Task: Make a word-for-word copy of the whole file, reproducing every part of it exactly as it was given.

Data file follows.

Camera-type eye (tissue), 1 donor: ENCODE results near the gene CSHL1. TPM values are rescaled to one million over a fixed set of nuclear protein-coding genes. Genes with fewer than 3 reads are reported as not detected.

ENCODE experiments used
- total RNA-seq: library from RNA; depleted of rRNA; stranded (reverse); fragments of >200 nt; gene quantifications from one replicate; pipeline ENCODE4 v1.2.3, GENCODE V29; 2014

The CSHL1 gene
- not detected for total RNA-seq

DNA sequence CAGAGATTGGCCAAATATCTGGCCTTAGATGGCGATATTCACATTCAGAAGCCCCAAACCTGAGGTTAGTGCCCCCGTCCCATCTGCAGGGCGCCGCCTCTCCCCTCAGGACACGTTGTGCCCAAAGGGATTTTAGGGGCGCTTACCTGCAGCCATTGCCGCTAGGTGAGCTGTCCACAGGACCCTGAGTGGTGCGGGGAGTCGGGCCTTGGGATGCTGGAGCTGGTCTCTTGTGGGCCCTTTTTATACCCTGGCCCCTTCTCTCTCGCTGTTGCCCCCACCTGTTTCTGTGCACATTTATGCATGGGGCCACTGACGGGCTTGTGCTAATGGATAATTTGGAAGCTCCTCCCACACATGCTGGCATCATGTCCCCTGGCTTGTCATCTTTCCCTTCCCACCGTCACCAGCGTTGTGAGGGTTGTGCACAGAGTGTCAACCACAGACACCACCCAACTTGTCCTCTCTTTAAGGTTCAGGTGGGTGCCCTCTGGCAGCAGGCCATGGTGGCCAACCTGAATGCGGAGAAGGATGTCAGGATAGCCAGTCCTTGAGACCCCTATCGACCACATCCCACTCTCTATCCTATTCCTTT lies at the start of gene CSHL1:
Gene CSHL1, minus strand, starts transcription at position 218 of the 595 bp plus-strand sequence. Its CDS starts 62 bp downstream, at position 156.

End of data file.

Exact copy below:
Camera-type eye (tissue), 1 donor: ENCODE results near the gene CSHL1. TPM values are rescaled to one million over a fixed set of nuclear protein-coding genes. Genes with fewer than 3 reads are reported as not detected.

ENCODE experiments used
- total RNA-seq: library from RNA; depleted of rRNA; stranded (reverse); fragments of >200 nt; gene quantifications from one replicate; pipeline ENCODE4 v1.2.3, GENCODE V29; 2014

The CSHL1 gene
- not detected for total RNA-seq

DNA sequence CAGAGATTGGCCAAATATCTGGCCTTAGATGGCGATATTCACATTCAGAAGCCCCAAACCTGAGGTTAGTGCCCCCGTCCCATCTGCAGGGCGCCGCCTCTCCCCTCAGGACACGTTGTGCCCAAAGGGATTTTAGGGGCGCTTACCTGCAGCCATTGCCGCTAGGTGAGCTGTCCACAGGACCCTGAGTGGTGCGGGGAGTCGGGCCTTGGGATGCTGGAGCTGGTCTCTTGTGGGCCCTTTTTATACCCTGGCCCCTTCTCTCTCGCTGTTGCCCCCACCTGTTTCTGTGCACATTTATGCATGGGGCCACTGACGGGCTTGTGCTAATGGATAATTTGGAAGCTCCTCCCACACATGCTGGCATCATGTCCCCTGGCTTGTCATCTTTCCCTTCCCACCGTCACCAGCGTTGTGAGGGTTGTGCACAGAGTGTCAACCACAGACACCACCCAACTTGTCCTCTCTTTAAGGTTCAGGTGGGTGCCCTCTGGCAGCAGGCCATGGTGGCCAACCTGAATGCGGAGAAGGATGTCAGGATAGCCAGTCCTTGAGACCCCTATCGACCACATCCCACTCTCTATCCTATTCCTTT lies at the start of gene CSHL1:
Gene CSHL1, minus strand, starts transcription at position 218 of the 595 bp plus-strand sequence. Its CDS starts 62 bp downstream, at position 156.